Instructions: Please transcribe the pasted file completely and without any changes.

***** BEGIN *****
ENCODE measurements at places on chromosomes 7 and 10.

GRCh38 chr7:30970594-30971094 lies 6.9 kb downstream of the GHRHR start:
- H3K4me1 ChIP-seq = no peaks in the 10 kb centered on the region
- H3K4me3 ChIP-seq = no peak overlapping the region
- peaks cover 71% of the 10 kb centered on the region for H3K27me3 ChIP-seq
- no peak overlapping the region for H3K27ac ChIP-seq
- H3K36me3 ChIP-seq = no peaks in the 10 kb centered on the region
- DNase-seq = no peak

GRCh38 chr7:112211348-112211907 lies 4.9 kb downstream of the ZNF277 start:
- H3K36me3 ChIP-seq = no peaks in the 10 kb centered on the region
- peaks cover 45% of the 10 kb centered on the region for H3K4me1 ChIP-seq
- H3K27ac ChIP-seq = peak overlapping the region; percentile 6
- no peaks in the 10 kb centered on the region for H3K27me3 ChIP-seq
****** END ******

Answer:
ENCODE measurements at places on chromosomes 7 and 10.

GRCh38 chr7:30970594-30971094 lies 6.9 kb downstream of the GHRHR start:
- H3K4me1 ChIP-seq = no peaks in the 10 kb centered on the region
- H3K4me3 ChIP-seq = no peak overlapping the region
- peaks cover 71% of the 10 kb centered on the region for H3K27me3 ChIP-seq
- no peak overlapping the region for H3K27ac ChIP-seq
- H3K36me3 ChIP-seq = no peaks in the 10 kb centered on the region
- DNase-seq = no peak

GRCh38 chr7:112211348-112211907 lies 4.9 kb downstream of the ZNF277 start:
- H3K36me3 ChIP-seq = no peaks in the 10 kb centered on the region
- peaks cover 45% of the 10 kb centered on the region for H3K4me1 ChIP-seq
- H3K27ac ChIP-seq = peak overlapping the region; percentile 6
- no peaks in the 10 kb centered on the region for H3K27me3 ChIP-seq